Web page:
What's it called? Terminal? Concole? Command Line? It's a stupit question, I know.
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What's it called? Terminal? Concole? Command Line? Shell? Stupit question, I know.
Somewhere it seams to be called the terminal, but when I look to the right it's called the concole and when I sit down and think about it they start calling it 'command line', and to make things more complicated I read it's actually called 'the shell' WTF??
The 'command line' is one term for an interface, meaning 'the line where you enter commands'. It's also called a 'shell' because it's a wrapper over the system, in a sense. The 'console' is technically the one device where system messages are output. 'Terminals' are anything you might log into a machine with. There's more: 'virtual terminals' are the multiplexed things you get at a single I/O device like keyboard and monitor. And 'pseudo-terminals' are the things that act like terminals in X via the terminal emulator. Yadayada. Don't worry about it - it all boils down to 'where I type stuff'. (There are even more like vcsa's or whatever but, like I say, it's mostly academic.)
Re: What's it called? Terminal? Concole? Command Line? Shell? Stupit question, I know
Originally posted by brynjarh Somewhere it seams to be called the terminal, but when I look to the right it's called the concole and when I sit down and think about it they start calling it 'command line', and to make things more complicated I read it's actually called 'the shell' WTF??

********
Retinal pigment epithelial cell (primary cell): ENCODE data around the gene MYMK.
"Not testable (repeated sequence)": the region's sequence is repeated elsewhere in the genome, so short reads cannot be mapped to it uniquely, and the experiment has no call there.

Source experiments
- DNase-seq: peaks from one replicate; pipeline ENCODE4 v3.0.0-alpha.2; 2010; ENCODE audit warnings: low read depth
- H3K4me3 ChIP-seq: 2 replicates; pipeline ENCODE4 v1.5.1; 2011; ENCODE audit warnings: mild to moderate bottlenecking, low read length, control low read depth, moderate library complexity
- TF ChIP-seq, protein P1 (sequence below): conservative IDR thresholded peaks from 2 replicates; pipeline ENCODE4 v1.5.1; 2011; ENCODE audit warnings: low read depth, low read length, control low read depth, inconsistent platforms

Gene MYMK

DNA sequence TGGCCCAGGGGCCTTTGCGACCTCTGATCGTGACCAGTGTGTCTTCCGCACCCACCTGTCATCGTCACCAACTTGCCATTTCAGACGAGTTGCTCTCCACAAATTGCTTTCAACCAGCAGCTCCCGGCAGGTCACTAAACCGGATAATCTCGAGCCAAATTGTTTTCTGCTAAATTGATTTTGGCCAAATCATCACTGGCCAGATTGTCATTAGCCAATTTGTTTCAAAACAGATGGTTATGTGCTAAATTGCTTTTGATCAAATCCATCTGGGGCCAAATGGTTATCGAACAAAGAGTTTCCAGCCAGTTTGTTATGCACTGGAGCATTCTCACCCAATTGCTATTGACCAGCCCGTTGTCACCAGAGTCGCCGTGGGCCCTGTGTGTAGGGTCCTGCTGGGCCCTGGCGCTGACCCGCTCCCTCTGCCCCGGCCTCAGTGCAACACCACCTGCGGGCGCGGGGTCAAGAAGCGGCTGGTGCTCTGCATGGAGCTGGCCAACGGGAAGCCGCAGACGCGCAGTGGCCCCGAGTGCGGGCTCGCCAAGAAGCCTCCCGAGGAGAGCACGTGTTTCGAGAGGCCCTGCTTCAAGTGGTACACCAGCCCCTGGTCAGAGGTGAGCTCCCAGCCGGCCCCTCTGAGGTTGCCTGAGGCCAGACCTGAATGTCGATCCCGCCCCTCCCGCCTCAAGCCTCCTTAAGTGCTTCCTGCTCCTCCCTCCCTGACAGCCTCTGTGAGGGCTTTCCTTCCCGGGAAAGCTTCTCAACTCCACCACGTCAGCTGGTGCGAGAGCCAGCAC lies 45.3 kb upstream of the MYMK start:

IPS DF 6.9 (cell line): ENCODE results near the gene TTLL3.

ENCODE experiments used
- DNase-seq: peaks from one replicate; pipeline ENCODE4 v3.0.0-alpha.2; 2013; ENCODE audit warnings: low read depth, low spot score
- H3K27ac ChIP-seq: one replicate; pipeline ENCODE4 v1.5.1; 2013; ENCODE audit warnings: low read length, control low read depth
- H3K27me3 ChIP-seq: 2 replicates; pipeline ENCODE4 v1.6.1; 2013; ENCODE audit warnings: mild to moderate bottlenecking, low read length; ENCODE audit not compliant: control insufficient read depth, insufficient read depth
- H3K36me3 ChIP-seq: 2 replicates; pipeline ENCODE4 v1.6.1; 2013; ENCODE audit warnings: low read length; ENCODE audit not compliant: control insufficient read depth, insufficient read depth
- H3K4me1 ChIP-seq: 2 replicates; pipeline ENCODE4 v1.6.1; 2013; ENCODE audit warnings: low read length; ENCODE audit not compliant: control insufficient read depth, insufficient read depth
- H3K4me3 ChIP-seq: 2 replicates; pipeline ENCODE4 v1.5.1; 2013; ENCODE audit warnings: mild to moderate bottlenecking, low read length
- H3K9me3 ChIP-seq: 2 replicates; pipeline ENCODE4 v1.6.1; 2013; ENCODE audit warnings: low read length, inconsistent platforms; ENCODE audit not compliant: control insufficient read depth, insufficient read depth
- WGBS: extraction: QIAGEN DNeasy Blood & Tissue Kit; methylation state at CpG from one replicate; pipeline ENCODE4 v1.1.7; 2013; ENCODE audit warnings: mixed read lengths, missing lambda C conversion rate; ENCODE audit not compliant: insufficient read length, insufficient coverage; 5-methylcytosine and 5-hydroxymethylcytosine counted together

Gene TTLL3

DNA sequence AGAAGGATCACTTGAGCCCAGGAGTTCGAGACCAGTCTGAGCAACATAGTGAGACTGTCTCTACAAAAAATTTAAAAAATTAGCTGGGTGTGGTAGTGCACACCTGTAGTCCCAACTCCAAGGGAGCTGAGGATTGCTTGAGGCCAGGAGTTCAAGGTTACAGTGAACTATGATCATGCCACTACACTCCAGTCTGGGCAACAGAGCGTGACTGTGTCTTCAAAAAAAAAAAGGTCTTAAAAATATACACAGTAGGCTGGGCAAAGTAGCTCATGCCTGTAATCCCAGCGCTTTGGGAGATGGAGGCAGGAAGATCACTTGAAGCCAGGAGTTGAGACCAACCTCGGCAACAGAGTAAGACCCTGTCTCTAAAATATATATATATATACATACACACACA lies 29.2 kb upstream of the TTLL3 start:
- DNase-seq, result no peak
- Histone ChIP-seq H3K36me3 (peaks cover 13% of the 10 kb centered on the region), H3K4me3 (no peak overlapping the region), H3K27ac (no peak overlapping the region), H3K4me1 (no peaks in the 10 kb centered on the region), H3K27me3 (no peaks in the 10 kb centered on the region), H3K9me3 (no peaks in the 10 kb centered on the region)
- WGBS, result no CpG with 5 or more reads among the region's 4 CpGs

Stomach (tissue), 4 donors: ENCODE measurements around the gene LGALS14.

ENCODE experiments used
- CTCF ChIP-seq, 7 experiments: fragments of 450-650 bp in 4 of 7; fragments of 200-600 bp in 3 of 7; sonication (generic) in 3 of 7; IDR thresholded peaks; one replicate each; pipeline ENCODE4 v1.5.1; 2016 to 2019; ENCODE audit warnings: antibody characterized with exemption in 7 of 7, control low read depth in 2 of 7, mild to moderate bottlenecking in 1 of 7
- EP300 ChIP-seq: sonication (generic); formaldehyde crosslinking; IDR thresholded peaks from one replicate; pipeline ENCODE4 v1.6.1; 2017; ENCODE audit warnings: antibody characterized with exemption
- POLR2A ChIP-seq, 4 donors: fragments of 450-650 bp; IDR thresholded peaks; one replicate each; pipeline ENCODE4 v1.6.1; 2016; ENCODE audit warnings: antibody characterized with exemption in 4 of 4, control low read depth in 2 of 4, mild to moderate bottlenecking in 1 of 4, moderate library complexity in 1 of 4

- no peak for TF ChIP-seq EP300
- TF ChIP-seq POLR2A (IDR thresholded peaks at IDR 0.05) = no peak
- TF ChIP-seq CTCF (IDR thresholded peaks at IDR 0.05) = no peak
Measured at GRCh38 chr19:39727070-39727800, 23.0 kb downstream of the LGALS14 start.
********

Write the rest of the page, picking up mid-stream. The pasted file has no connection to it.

What do I call it??
I am going to subscribe to Indiana Jones' "I don't know, I'm making this up as I go along".
There are times when one of these terms is definately not correct and there are times when some are somewhat interchangeable.
And that's the truth.
Distribution: Debian ("lenny", "squeeze"), Linux Mint, XUbuntu
Terminal & Console are almost interchangeable. Console is left over from main-frame days when
you had one keyboard actually attached to the main system unit (everyone else used it remotely
or through a punch-card reader). There are usually a few consoles left open when you boot
a system they can be accessed by Alt-F1, Alt-F2... Alt-F6. They might more properly be called
consoles because they are created automatically at boot and just sit there for you. A terminal
tends to need to be spawned or created ... but I'm not sure this is universal. Command Line -- Is found in a terminal, console or shell. It's the line with the cursor to type at. Shell -- Is actually a program running in the terminal or console. Even though it's all command line
stuff, the shell provides a customized user interface (you're used to GUI's like GNOME, KDE, etc.)
but the shell is an interface too. Thus csh, bash, ksh, tcsh are all different shells that offer
slightly different user experiences. You can select which of these shells actually runs when
you create a new terminal or console. bash is the linux default.
Finally, terminal tended to mean a dumb window into a remote machine. Linux has such tight
network integration that the distinctions blur. Thus you can open an XTerm into your own
machine, or then ssh into a remote machine and the window on your desktop looks and acts
just the same.